U.S. Sens. Bernie Sanders, I-Vt., and Elizabeth Warren, D-Mass., walk to the Senate floor after the weekly Democratic caucus policy luncheon at the U.S. Capitol in Washington May 12, 2015. Reuters

U.S. Sen. Elizabeth Warren, one of the nation's strongest proponents of financial reform, praised Bernie Sanders' plan to hold Wall Street accountable Wednesday in a move that could rally support for his struggling presidential campaign. The Massachusetts Democrat has not endorsed a presidential candidate in the 2016 contest, but her support for Sanders as he and Democratic front-runner Hillary Clinton fight over who can best tackle Wall Street reforms will likely be viewed favorably by his campaign.

"I'm glad @BernieSanders is out there fighting to hold big banks accountable, make our economy safer, & stop the GOP from rigging the system," Warren tweeted of Sanders' Wall Street plan, which he announced in a speech in New York City Tuesday. She also wrote: "11 big banks are still so risky that if any one started to fail, they'd need a gov bailout or risk taking down the economy — again," and then added in a series of tweets supporting Sanders, "We need to level the playing field and end too big to fail."

Sanders has vowed to prosecute Wall Street executives and to tax speculators. He wants to pass what he called a "21st century Glass-Steagall Act" that would restore the boundaries between commercial and investment banking and has praised Warren in his campaign against big banks. She wants to reinstate Glass-Steagall, which President Bill Clinton repealed in 1999, and would break up big banks.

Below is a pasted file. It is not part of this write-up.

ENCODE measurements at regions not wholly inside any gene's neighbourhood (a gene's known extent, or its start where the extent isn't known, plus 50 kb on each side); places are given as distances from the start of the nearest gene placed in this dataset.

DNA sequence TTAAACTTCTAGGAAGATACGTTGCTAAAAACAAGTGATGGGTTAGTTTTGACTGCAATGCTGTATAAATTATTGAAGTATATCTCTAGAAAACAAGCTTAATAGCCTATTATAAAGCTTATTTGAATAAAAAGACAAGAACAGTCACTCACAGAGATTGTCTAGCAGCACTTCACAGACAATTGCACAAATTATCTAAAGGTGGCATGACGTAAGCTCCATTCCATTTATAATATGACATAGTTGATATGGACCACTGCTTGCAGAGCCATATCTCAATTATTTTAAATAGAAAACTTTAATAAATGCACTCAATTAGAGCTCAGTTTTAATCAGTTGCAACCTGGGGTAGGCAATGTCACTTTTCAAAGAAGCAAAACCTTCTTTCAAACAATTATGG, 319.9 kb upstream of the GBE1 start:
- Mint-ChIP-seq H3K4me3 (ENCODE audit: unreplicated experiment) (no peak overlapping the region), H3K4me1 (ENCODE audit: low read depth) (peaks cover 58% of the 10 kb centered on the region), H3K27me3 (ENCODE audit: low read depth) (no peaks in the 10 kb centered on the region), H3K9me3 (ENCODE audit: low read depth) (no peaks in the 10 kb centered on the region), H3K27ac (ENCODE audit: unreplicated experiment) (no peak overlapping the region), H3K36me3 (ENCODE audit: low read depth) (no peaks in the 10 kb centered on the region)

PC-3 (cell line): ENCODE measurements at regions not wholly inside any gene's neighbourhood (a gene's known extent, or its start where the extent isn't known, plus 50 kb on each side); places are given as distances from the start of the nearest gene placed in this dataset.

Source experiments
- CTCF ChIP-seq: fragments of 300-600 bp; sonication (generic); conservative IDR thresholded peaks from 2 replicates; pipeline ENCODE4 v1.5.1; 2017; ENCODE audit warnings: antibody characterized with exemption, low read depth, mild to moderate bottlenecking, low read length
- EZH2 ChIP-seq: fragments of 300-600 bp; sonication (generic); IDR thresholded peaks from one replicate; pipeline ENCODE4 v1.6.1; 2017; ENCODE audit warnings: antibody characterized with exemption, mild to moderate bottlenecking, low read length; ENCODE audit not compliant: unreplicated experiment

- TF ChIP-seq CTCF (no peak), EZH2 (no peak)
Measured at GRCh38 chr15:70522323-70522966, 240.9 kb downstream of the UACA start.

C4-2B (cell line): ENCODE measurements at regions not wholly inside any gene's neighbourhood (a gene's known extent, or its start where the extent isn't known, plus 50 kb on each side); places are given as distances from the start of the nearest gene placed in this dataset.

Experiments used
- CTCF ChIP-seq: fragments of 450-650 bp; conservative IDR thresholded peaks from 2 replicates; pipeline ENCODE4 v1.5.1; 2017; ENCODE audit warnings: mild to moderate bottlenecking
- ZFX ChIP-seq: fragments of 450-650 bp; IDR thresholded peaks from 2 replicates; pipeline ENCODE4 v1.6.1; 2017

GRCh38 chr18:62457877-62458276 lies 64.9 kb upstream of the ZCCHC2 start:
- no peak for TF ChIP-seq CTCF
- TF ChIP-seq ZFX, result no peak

"Let’s be clear: This legislation, introduced by my colleague Sen. Elizabeth Warren, aims at the heart of the shadow banking system," Sanders said during his speech Tuesday. "In my view, Sen. Warren, is right. Dodd-Frank should have broken up Citigroup and other 'too-big-to-fail' banks into pieces. And that’s exactly what we need to do. And that’s what I commit to do as president."

Hillary Clinton, however, has said the White House needs to take a more moderate stance on preventing future financial calamity. "Nor would restoring Glass-Steagall help contain other parts of the 'shadow banking' sector, including certain activities of hedge funds, investment banks and other non-bank institutions," she wrote in a December op-ed for the New York Times. "My plan would strengthen oversight of these activities, too — increasing leverage and liquidity requirements for broker-dealers and imposing strict margin requirements on the kinds of short-term borrowing that also played a major role in spurring the financial crisis."

Clinton averaged a 25-percentage-point lead over Sanders in national polls in December.